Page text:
KNOXVILLE, Tenn. — Tennessee officials said they are trying to make it easier and cheaper to become a teacher, and so they launched a new center to support a pipeline that helps aspiring educators get started in their careers.
On Monday they said they spent $20 million to support the Tennessee Grow Your Own Center, which helps schools and districts create pipelines for people to become educators. The center effectively connects schools that train teachers, compiling resources and strategies so different schools can create ways for aspiring teachers to get their credentials.
The investment is part of a partnership with the University of Tennessee System. Officials said that they hoped the partnership would bring the Grow Your Own model across the state.
The Grow Your Own model at Clarksville-Montgomery County School System and at Austin Peay State University was the first apprenticeship program for teaching in the U.S. The Tennessee Department of Education also said it was the first state to be approved by the U.S. Department of Labor to establish a permanent Grow Your Own model.
With this model, aspiring teachers can more easily get the experience they need before qualifying for certification. Schools and districts that train teachers can also find regular, sustainable funding through the Grow Your Own model instead of constantly applying for funding.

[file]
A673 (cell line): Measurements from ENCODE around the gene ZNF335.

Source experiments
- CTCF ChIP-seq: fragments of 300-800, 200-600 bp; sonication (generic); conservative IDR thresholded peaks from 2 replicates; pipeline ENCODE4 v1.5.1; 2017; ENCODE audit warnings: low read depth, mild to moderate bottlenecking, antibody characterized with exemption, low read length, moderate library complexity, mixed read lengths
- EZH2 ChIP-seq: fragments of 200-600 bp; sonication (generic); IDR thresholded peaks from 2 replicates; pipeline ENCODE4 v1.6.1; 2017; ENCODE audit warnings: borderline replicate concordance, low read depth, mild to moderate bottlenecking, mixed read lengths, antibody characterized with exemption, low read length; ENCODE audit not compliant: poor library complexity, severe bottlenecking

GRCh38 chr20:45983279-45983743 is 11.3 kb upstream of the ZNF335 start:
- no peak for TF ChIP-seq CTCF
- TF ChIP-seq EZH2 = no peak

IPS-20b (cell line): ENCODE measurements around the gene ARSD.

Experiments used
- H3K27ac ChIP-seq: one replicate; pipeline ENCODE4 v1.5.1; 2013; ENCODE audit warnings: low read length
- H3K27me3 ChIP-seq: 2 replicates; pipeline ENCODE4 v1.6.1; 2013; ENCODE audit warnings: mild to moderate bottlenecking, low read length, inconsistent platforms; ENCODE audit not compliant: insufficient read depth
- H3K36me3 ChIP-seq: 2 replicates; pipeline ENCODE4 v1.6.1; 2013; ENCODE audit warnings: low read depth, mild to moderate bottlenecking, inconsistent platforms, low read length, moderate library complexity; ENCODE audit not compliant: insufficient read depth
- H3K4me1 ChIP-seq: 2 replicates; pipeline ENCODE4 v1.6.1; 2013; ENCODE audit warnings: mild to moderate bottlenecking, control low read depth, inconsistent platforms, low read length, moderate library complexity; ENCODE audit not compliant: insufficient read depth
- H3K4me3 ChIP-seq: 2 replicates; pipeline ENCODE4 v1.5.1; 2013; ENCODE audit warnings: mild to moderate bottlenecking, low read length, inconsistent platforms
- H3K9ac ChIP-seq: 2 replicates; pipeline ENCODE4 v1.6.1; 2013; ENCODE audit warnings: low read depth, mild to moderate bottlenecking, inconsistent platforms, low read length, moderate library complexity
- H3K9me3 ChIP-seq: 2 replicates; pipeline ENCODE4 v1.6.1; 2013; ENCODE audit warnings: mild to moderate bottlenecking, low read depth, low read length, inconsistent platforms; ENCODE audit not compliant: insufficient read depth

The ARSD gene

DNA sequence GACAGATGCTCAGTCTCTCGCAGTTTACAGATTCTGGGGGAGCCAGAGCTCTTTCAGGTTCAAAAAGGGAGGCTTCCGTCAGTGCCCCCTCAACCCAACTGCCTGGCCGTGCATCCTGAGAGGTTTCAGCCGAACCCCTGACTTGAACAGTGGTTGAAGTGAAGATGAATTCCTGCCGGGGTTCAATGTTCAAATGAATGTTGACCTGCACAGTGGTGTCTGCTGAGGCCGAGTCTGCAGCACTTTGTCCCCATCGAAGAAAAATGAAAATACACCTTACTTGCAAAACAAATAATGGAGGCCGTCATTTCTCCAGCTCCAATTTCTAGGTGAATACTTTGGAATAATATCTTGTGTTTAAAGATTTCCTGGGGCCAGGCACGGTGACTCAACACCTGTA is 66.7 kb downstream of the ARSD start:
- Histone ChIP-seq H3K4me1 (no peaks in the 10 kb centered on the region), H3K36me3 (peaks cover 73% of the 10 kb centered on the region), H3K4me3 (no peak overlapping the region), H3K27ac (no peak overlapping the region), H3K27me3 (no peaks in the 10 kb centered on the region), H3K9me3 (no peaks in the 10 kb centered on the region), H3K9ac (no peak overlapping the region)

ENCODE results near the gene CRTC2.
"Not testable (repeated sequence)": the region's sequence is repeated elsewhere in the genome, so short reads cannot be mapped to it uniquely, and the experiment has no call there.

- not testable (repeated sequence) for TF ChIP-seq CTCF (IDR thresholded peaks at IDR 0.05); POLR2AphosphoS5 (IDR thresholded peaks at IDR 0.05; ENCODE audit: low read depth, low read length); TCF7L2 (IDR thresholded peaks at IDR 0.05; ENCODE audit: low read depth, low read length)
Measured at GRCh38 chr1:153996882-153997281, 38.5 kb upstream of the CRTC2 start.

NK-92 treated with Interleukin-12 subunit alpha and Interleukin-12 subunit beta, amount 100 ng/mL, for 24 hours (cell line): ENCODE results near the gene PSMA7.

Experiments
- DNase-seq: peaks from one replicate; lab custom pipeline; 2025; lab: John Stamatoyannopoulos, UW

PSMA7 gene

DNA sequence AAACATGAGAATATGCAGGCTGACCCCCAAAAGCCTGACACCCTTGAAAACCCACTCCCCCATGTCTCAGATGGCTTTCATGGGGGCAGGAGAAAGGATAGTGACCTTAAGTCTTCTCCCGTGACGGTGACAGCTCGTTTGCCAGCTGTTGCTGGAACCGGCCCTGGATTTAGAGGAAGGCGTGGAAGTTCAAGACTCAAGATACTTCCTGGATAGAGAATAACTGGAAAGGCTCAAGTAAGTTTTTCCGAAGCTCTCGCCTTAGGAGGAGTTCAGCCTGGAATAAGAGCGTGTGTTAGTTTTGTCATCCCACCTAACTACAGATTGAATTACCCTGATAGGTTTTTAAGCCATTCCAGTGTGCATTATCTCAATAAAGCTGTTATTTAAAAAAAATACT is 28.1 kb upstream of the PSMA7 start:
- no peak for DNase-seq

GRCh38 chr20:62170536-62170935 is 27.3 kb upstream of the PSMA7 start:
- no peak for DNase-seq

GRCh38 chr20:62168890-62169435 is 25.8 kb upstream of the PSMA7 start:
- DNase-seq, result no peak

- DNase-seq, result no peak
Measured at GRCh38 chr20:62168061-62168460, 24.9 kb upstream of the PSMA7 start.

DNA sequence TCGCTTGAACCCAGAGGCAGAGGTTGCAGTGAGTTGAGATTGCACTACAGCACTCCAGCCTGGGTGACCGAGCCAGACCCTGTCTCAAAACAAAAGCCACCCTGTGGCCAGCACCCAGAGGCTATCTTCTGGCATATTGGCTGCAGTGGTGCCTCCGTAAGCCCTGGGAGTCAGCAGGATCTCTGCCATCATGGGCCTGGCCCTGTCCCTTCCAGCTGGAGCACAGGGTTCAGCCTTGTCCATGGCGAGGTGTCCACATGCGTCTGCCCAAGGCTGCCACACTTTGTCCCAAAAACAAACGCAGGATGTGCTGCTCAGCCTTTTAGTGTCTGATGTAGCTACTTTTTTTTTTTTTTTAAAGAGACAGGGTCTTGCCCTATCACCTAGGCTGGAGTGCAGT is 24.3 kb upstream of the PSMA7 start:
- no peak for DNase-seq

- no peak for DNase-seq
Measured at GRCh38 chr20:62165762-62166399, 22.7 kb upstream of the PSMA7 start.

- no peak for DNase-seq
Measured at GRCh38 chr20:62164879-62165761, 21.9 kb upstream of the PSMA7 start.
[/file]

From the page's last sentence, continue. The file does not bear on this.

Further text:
The Grow Your Own model also helps ensure that programs across the state meet some expectations since they need to qualify for the program.
The partnership with UT to create the Grow Your Own Center would also establish campus locations at UT Knoxville, UT Chattanooga, UT Martin and UT Southern. Officials said they hoped the expansion would attract more aspiring educators.
The centers run by UT will become a hub for schools creating apprenticeship programs, proving technical help and answering questions in a one-stop-shop format. They will also develop and recruit candidates, effecting acting as an apprenticeship administrator.
They will also offer current educators chances to pursue endorsements in special education or English as a second language. They will also offer pathways to getting credentials for leadership positions, at no additional cost to candidates or districts.